Thursday, September 15, 2011

Kathryn McDermott "Mother Tongue" homework #4

     Amy Tan has a very clear point in her piece Mother Tongue, and that is to inform the reader about her language history; how her background in English has shaped her view on language today. This piece of writing is very structured which may cause one to think it is closed form of prose. However, Mother Tongue is written as a story, told mostly in first person, and using personal anecdotes to discuss her main topic. Knowing about both close and open form of prose I would distinguish this as mixed form. "Just last week, I was walking down the street with my mother, and I again found myself. . ." (Tan 113). This is just one example to show that she is speaking on a very personal level, but is still structurally and grammatically correct.
     For this story I think the intended audience is young adult readers, such as high school or college students. It is almost as if Tan is giving advice to those who do not know their literary histories by explaining where her past has put her today and to encourage the reader to learn about their past. "But I do think that the language spoken in the family, especially in immigrant families which are more insular, plays a large role in shaping the language of the child" (Tan 115). I think that quote shows that she is speaking in simple terms to appeal to a younger audience but is also reaching out to those who do not know their history.
     I do not think this essay conforms to the genre conventions of an essay. This genre usually categorizes writing as structured pieces with a thesis, a clear purpose, and no room for interpretation. In Amy Tan's writing though, I feel like it is much different than that; Mother Tongue is written in a much more personal sense and is a narrative rather than a researched topic.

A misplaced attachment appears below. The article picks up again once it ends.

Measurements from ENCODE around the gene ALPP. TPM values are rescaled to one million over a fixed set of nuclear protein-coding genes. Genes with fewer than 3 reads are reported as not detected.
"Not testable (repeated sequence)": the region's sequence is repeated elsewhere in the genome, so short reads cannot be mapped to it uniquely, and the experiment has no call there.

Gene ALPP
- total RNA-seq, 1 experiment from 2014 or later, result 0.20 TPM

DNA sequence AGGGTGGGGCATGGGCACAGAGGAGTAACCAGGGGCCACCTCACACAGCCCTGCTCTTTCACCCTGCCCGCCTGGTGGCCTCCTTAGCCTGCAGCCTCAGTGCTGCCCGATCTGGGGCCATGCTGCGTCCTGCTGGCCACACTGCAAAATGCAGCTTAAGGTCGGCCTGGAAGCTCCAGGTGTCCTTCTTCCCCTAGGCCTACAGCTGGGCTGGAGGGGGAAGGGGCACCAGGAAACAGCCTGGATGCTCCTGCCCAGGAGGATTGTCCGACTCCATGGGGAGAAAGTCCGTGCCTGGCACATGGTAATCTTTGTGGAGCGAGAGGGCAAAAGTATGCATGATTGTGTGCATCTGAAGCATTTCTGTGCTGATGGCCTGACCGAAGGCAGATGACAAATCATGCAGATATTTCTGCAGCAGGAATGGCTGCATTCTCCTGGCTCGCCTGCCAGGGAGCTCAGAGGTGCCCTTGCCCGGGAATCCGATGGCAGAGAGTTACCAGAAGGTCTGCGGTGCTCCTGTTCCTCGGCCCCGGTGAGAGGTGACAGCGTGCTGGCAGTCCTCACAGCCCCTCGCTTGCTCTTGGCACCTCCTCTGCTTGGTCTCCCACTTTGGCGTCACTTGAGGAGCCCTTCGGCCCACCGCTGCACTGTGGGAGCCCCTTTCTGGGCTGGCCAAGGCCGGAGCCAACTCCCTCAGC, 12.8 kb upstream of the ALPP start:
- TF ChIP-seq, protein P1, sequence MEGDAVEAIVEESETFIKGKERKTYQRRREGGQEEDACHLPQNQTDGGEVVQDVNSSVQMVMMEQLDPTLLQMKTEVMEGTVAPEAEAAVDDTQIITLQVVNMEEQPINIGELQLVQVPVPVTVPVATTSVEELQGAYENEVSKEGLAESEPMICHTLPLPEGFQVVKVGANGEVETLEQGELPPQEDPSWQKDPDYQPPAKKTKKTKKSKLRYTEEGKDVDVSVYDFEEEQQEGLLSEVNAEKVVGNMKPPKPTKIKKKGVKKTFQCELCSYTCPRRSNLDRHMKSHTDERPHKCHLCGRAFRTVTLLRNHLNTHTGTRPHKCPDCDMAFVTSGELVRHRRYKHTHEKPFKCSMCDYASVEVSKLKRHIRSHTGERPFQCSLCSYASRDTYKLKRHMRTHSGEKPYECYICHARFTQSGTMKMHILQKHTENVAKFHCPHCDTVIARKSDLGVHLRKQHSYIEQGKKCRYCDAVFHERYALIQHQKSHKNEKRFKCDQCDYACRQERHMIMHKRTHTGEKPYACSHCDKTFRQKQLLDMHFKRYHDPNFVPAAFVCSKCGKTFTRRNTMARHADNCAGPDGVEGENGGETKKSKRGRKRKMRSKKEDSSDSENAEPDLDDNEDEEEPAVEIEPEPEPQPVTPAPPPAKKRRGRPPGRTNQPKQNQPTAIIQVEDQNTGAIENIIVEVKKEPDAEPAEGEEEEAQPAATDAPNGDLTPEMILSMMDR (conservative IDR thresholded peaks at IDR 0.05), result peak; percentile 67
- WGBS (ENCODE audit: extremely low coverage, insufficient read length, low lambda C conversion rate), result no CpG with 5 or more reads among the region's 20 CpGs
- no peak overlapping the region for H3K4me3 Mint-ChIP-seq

1. I agree with you that her essay is a mix of open and closed prose. Although her essay has a solid structure, she incorporates personality and thought into it which makes her writing much more interesting.

  2. I also agree with you and Cayla. I didn't really think about it being both an open and close prose so much until after i read your reasoning why. It makes complete sense, and i loved it!

  3. Definitely open and close, I said more so open but I see both ways. Has structure around the language topic, but tells it in a story.

  4. Amy Tan's essay does indeed combine open and closed forms for prose. Well done. And perhaps we can identify on a spectrum which convention it uses more. I would say that the narrative elements are the strongest in the essay, utilizing more of an open form centralized around a cohesive theme. The closed element, as Kathryn stated, is that there is an argument for respecting different dialects of English. Where the wit of the essay lies, I believe, is how it argues her point. Tan does not assume a lecturing stance on the importance of using language in diverse ways. The narrative's open form instead allows Tan to share how she is personally effected by the language demands placed on her and her family in specific contexts.

    Tan's essay certainly, as Kathryn identifies, does not have a clearly stated thesis and purpose. It is still an essay in the broad sense--an essay is just a composed work that expresses an author's point of view--but to put a finer point perhaps on Kathryn's argument, it is certainly not, say, a research essay with with a explicit thesis and support points. It is more a narrative essay utilizing mostly open prose style with a few closed prose elements. It would not be appropriate for every writing task, as I think Kathryn is reminding us, but it works within a collection on literacy.